Natalie: I think kids are trying to figure their lives out, so if people come out and make a really bold, confident stance in something that's a really touchy issue, kids look to that with respect. I've met so many girls that I know, virgins and non-virgins, that are like, "In my school, if you stay a virgin you might get teased, but in the end, guys respect you more, girls respect you more." You are taken as someone that has respect for themselves, and I think that that's really appreciated in the world today, where people are just trying to look for something to fill that gap of God.

Matt: Having had the privilege of spending time around you guys, one thing I've noticed is that you have got the coolest family in the world, and from my standpoint I was like, "That is so cool to have your family around," but I'm also thinking that it may be the biggest pressure to have your family around all the time. How do you guys manage that?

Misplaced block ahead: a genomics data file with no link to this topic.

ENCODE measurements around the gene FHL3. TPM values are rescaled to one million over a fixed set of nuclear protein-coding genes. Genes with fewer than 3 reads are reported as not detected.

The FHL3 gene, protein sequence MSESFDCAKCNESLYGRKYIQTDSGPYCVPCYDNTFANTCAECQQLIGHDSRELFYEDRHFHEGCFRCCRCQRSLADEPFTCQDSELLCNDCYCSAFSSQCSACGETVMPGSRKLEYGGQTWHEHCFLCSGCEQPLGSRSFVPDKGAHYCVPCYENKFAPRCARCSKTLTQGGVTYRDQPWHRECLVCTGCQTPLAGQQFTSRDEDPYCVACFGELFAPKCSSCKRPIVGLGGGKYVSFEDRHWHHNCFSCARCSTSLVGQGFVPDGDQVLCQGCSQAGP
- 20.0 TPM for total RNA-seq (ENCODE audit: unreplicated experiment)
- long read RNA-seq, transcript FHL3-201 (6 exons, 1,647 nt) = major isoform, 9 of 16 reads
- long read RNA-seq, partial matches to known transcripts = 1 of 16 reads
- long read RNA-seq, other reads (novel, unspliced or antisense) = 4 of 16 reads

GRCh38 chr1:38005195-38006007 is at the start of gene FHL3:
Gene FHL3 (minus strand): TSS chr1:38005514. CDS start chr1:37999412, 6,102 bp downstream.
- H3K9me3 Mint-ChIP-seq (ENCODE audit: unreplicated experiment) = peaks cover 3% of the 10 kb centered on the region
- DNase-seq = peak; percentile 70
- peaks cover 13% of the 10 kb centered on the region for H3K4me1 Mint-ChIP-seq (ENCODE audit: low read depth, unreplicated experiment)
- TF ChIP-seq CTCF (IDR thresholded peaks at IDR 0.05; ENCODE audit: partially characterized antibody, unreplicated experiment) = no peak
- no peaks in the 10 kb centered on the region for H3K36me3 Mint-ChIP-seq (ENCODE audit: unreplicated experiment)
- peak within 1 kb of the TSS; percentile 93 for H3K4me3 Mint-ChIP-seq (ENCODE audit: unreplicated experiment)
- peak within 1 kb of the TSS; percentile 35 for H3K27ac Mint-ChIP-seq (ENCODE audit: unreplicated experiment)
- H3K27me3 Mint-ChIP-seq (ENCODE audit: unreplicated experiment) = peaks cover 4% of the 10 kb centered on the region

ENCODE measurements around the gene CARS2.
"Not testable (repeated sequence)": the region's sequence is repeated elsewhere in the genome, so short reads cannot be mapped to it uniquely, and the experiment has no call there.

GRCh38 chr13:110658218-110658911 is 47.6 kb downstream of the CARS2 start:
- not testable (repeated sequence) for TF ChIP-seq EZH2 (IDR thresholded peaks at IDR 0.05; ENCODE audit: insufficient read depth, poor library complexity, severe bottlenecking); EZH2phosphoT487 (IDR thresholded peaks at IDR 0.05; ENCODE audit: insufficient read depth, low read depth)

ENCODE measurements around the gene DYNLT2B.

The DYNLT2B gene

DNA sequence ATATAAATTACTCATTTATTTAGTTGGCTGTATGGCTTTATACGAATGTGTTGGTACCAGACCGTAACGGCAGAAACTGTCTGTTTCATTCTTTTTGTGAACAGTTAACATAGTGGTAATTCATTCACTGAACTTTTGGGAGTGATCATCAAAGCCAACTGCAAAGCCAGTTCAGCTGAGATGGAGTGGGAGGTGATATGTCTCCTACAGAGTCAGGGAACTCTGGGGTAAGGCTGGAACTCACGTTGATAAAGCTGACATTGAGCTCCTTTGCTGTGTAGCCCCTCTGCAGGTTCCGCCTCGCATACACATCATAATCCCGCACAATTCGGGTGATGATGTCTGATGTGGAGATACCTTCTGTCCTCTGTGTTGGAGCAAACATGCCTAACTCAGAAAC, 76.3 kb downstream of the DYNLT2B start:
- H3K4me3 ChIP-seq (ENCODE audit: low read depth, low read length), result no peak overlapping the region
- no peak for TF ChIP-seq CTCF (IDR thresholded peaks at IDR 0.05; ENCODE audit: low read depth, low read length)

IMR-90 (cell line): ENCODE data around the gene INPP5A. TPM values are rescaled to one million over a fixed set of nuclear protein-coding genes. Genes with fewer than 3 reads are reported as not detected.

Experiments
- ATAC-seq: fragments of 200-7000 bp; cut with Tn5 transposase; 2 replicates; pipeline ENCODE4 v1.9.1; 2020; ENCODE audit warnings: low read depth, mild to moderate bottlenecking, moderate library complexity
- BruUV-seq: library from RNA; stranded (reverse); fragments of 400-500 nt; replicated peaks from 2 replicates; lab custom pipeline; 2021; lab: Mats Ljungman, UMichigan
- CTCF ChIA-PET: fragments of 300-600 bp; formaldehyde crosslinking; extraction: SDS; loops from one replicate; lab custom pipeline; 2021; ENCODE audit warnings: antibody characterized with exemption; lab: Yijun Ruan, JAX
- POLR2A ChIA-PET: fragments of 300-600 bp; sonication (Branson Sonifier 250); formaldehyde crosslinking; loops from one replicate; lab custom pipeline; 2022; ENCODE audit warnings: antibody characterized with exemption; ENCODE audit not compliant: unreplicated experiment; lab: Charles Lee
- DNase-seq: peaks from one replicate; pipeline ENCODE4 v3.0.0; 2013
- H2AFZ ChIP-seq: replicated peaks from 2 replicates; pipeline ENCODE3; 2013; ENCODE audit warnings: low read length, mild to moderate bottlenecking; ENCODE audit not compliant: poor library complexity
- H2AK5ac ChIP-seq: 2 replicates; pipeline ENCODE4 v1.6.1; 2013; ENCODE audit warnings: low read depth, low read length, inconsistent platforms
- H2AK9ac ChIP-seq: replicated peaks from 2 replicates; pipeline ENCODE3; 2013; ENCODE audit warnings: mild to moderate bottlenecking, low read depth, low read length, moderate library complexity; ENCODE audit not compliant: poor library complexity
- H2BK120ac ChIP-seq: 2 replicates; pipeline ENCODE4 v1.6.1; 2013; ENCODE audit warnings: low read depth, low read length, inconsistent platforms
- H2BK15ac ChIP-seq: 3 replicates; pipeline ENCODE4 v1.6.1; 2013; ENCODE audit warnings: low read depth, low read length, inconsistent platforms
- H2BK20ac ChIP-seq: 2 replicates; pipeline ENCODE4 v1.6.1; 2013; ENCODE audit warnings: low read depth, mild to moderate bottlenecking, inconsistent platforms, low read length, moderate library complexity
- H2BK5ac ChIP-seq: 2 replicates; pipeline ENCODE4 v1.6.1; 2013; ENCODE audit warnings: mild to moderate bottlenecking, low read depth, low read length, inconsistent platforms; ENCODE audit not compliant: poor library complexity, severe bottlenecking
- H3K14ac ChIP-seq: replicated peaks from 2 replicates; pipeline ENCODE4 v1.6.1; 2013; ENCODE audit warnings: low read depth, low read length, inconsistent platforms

Phillip: It's an interesting thing, and right now we're actually praying through a lot of things and looking at this next year, figuring out our lives and figuring out, "OK God, you called us to be in this family, what can we do and what can we not do?" First of all, it's a neat thing, because we feel comfortable 100 percent of the time with our family. Even if that means I'm great or if I'm horrible they still accept me, because they know me. I'm not around strangers, and if after the show I'm just falling apart, they know how to deal with that. And that is a really neat thing. Plus, they're accountability, and accountability is so important on the road. It's easy to fall, to do stupid things, and so that is good. There's also some pressure because we're representing the family, or if we mess up, it's the family.

Natalie: Or the sacrifices that our family has made for our career. What if our career doesn't go that well?

Phillip: What happens then? There are a lot of questions, and we know that God is good and that God is going to provide, but still, there's a little bit of pressure there that we put on ourselves, that our family doesn't put on us at all.